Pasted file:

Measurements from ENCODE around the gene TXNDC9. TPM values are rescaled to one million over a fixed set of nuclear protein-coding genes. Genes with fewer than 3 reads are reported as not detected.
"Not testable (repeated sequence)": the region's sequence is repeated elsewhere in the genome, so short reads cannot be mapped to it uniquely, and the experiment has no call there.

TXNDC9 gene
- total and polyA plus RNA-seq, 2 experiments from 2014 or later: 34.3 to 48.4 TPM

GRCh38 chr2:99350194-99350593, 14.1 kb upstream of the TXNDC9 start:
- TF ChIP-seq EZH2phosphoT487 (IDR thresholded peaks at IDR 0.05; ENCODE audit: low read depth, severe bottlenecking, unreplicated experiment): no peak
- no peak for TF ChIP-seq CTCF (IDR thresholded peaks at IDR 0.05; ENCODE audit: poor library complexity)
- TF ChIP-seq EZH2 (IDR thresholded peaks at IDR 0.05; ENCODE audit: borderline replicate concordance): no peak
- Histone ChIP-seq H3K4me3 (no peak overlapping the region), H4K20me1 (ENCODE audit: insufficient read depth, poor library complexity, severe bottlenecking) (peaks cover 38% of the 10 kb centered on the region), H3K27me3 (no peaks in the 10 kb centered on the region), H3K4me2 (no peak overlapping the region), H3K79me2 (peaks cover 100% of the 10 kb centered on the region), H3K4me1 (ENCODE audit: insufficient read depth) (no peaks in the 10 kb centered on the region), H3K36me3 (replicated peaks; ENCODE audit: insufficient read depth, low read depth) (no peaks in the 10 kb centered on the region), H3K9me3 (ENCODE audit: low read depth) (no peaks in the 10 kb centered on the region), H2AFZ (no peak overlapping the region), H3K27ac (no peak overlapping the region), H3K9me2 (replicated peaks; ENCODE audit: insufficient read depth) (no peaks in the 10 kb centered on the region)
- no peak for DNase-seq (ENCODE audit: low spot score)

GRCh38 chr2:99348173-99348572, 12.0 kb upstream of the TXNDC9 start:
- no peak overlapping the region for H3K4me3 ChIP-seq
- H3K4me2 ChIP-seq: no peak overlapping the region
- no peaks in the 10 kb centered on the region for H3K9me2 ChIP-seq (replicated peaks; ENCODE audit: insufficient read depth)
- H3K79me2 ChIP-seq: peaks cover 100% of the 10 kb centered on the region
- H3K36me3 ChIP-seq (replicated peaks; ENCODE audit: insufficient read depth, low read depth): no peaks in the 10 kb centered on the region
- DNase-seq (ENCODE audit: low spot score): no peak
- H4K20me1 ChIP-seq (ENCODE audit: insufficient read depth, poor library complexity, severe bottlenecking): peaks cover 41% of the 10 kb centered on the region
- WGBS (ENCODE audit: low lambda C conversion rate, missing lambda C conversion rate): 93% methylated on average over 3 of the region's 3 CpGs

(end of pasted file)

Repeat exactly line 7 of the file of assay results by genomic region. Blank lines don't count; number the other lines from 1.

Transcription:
- no peak for TF ChIP-seq CTCF (IDR thresholded peaks at IDR 0.05; ENCODE audit: poor library complexity)